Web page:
Such solar cells would allow those parts of a building that have been unused up to now to be exploited for the generation of electrical energy – including industrial flat roofs, facades or large window areas.
Encapsulation films for flexible solar cells will be adapted to environmental conditions such as UV-radiation in the »flex25« project.
Buildings have so far been used only by a small percentage to produce energy. But facades, window panes, sunshades or flat roofs offer huge open spaces in which photovoltaic modules could be integrated.
It is expected that up to 50 percent of the energy demand could be satisfied with building-integrated photovoltaics (BIPV) in the long term. Thin-film photovoltaics open up whole new ways of integrating photovoltaic elements in the building envelope on account of their flexibility, low weight and the possibility of adjusting different levels of transparency and colors.
But flexible solar cells to date often lack weathering-resistance and a satisfactory service lifetime. The active layers within a thin-film solar module in particular are very sensitive to water-vapor and oxygen and have to be given the best possible protection against ambient conditions.
The Fraunhofer Institutes for Electron Beam and Plasma Technology FEP, for Silicate Research ISC and for Process Engineering and Packaging IVV, have already developed layer systems and production processes in multi-annual research projects which allow flexible electronic products such as organic light-emitting diodes (OLEDs) or displays to be very effectively protected against water-vapor and oxygen. The technology developed by the scientists currently achieves one of the lowest water-vapor permeability values for roll-to-roll produced systems in the world.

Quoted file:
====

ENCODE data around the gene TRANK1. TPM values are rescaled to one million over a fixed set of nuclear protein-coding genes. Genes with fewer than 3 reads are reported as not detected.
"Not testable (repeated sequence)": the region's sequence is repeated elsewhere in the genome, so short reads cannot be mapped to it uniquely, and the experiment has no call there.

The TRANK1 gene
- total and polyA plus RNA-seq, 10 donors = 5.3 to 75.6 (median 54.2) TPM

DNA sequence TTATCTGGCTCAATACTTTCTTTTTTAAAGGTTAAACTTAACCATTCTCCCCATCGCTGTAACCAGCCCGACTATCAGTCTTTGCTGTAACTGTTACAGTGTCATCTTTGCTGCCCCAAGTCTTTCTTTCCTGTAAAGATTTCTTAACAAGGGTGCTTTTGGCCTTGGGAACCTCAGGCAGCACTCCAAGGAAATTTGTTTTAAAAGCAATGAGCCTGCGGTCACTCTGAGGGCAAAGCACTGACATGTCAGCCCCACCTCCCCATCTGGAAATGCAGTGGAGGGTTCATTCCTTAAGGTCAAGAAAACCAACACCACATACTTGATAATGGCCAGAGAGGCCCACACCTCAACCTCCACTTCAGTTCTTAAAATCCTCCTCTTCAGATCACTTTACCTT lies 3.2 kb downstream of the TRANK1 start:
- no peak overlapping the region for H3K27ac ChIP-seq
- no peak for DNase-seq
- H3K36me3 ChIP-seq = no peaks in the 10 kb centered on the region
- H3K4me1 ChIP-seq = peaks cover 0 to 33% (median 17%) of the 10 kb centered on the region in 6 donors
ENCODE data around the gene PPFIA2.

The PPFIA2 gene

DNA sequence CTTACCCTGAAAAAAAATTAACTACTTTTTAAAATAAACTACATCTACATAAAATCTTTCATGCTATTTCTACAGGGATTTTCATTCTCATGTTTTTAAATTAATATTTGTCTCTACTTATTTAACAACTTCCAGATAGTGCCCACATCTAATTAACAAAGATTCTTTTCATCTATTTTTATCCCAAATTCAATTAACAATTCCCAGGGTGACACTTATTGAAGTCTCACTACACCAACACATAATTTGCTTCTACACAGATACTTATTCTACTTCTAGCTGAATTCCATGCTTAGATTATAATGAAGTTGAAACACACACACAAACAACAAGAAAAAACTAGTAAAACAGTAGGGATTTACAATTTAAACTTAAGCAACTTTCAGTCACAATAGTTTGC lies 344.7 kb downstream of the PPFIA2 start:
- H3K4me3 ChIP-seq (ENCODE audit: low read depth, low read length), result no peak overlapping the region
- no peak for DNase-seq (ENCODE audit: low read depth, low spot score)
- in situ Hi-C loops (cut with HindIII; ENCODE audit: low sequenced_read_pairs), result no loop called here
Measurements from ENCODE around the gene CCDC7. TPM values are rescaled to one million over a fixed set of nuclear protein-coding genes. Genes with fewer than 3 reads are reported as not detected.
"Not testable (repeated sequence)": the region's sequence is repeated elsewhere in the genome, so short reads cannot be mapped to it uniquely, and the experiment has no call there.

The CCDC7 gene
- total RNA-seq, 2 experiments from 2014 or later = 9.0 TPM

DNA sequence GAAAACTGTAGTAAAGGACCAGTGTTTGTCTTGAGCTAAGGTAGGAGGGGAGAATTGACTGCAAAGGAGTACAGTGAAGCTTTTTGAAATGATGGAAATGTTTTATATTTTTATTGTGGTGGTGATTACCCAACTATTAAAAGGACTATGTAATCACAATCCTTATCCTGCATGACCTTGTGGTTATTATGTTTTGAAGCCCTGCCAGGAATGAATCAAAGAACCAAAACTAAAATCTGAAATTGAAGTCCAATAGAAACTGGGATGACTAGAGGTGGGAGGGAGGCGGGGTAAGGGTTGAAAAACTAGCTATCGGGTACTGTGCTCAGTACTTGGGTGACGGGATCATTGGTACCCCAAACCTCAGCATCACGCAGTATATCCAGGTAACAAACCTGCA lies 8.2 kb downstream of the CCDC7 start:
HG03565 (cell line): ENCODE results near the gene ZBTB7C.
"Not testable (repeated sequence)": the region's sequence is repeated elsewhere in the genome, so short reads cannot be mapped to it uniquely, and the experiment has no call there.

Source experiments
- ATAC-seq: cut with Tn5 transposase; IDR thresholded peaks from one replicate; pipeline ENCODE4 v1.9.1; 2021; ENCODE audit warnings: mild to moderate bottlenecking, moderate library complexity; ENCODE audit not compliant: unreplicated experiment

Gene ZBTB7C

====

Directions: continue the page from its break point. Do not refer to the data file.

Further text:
In order to make the proven layer system suitable for outdoor applications, such as its use in flexible solar modules, the scientists are aiming to improve the UV- and weathering-resistance of the encapsulating film within the frame of the »flex25« project (reference number: 03V0224, duration: 3 years) which is being supported within the scope of the BMBF-grant »Validation of the innovative potential of scientific research – VIP«. The technology will be transferred to a weathering- and UV- resistant substrate and the resistance of the layer materials themselves to environmental impacts such as UV-radiation will be improved. The group will hereby exploit its experience in the field of photovoltaics and front side encapsulation. The ultimate aim of this project is the roll-to-roll production of a lightweight, long-term stable front encapsulation of flexible thin-film solar cells with a service lifetime of 25 years.
Currently an encapsulation film that is suitable for outdoor applications is not available anywhere in the world. However, such a film would be a key enabling technology for building-integrated photovoltaics. If the front glass of a typical solar module could be replaced by a polymer film, for example, its weight might be reduced by up to 40 percent and roofs or building parts with limited bearing load of the construction such as industrial flat roofs could be used for photovoltaics.Press contact:
Winterbergstraße 28 | 01277 Dresden | Gemany | www.fep.fraunhofer.de
Annett Arnold | Fraunhofer-Institut